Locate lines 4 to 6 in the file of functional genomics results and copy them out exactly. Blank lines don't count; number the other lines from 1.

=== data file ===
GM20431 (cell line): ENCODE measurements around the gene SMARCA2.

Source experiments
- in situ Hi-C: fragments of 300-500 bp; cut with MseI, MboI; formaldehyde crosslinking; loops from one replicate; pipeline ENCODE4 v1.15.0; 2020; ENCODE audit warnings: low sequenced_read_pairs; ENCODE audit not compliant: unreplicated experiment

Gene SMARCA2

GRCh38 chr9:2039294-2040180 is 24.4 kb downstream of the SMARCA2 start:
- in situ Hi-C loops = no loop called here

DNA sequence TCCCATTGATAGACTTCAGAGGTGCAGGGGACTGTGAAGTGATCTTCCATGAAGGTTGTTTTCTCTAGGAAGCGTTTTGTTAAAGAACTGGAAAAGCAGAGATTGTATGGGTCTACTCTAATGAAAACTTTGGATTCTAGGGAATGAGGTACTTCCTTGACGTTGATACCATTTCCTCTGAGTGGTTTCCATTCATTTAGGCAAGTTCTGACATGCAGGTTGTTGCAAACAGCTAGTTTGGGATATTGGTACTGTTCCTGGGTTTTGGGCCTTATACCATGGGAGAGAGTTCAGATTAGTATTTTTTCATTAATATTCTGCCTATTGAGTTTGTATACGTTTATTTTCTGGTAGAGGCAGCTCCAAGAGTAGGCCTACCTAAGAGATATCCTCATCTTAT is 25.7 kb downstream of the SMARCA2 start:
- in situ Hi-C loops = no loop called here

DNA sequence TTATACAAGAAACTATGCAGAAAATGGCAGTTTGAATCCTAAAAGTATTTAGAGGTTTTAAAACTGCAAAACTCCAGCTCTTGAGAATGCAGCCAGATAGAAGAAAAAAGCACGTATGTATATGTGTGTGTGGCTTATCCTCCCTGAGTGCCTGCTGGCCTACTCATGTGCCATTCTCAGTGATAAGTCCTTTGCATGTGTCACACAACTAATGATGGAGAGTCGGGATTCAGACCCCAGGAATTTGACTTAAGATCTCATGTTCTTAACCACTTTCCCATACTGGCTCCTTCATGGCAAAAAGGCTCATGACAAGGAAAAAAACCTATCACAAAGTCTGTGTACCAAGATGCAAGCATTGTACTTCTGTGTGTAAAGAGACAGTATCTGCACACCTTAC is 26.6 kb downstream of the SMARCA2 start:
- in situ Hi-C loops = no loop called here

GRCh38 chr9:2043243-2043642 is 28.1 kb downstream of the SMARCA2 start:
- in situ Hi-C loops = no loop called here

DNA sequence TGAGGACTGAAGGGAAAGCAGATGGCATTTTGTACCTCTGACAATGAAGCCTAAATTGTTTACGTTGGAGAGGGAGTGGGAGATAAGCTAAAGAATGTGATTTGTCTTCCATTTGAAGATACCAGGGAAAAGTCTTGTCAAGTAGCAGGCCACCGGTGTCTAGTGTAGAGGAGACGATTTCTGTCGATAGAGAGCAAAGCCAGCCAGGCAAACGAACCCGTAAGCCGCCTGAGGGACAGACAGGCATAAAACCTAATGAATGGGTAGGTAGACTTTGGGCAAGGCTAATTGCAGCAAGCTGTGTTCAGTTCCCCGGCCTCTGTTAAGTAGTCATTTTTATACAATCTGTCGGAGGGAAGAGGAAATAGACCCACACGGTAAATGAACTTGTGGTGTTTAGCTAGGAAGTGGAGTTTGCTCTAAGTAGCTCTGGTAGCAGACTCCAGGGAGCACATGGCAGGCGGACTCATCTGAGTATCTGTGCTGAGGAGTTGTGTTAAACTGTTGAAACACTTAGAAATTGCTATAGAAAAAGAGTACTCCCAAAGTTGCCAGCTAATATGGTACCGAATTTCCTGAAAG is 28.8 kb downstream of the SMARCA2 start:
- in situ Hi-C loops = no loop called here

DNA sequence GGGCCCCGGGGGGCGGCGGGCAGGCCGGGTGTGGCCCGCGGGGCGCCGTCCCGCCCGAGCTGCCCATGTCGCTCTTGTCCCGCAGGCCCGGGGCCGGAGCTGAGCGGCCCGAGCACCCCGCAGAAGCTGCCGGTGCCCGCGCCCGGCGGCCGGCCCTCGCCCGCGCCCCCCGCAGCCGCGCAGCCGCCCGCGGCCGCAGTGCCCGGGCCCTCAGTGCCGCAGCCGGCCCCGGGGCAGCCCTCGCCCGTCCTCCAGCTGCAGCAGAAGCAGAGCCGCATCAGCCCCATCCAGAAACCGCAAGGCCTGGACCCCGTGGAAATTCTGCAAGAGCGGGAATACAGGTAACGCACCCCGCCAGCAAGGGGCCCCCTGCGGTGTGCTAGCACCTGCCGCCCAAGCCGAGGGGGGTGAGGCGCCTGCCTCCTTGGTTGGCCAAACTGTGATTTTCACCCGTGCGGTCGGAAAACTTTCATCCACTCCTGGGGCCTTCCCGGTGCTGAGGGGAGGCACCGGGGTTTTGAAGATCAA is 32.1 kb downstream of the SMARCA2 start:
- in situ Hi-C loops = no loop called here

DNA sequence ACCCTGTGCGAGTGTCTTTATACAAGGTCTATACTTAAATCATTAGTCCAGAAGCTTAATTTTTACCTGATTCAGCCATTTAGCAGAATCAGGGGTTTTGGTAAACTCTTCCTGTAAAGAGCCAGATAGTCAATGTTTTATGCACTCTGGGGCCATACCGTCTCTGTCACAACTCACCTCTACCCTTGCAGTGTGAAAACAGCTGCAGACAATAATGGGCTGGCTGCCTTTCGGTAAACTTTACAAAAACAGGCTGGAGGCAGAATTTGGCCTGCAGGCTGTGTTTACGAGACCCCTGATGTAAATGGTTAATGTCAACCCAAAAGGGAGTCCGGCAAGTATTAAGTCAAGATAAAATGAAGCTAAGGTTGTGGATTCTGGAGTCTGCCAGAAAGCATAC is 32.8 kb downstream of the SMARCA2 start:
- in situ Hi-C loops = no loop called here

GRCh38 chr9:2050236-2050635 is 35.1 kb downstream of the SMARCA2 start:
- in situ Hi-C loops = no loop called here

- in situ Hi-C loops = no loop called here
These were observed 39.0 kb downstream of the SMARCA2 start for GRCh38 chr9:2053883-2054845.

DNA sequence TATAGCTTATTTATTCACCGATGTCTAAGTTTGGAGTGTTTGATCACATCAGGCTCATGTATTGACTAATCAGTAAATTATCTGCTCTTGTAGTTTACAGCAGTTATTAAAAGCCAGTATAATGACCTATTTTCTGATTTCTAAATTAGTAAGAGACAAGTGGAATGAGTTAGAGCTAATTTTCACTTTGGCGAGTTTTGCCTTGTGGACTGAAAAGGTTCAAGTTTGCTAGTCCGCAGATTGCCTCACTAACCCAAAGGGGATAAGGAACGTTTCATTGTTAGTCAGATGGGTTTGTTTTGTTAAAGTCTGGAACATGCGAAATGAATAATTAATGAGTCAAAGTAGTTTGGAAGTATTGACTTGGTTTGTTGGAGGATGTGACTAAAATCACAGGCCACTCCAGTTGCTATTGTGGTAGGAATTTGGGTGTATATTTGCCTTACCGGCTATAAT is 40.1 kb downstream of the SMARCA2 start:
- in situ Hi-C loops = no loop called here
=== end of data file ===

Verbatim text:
Gene SMARCA2

GRCh38 chr9:2039294-2040180 is 24.4 kb downstream of the SMARCA2 start:
- in situ Hi-C loops = no loop called here